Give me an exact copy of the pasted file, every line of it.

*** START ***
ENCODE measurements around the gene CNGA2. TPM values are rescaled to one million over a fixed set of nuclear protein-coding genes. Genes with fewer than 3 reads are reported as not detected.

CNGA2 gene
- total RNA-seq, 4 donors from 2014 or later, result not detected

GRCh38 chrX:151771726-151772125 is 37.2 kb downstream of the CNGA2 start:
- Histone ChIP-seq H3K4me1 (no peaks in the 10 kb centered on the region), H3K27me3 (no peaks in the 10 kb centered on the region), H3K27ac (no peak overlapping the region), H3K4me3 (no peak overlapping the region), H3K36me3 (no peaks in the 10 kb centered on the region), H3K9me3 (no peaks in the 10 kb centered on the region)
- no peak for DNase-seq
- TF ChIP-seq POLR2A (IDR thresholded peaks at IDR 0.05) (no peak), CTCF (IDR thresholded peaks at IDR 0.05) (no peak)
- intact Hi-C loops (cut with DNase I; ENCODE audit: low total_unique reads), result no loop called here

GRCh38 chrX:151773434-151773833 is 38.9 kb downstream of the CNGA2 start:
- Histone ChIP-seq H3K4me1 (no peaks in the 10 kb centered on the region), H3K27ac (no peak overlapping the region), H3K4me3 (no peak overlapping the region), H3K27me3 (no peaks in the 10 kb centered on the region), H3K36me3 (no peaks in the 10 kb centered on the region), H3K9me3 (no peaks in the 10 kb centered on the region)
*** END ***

ENCODE measurements around the gene CNGA2. TPM values are rescaled to one million over a fixed set of nuclear protein-coding genes. Genes with fewer than 3 reads are reported as not detected.

CNGA2 gene
- total RNA-seq, 4 donors from 2014 or later, result not detected

GRCh38 chrX:151771726-151772125 is 37.2 kb downstream of the CNGA2 start:
- Histone ChIP-seq H3K4me1 (no peaks in the 10 kb centered on the region), H3K27me3 (no peaks in the 10 kb centered on the region), H3K27ac (no peak overlapping the region), H3K4me3 (no peak overlapping the region), H3K36me3 (no peaks in the 10 kb centered on the region), H3K9me3 (no peaks in the 10 kb centered on the region)
- no peak for DNase-seq
- TF ChIP-seq POLR2A (IDR thresholded peaks at IDR 0.05) (no peak), CTCF (IDR thresholded peaks at IDR 0.05) (no peak)
- intact Hi-C loops (cut with DNase I; ENCODE audit: low total_unique reads), result no loop called here

GRCh38 chrX:151773434-151773833 is 38.9 kb downstream of the CNGA2 start:
- Histone ChIP-seq H3K4me1 (no peaks in the 10 kb centered on the region), H3K27ac (no peak overlapping the region), H3K4me3 (no peak overlapping the region), H3K27me3 (no peaks in the 10 kb centered on the region), H3K36me3 (no peaks in the 10 kb centered on the region), H3K9me3 (no peaks in the 10 kb centered on the region)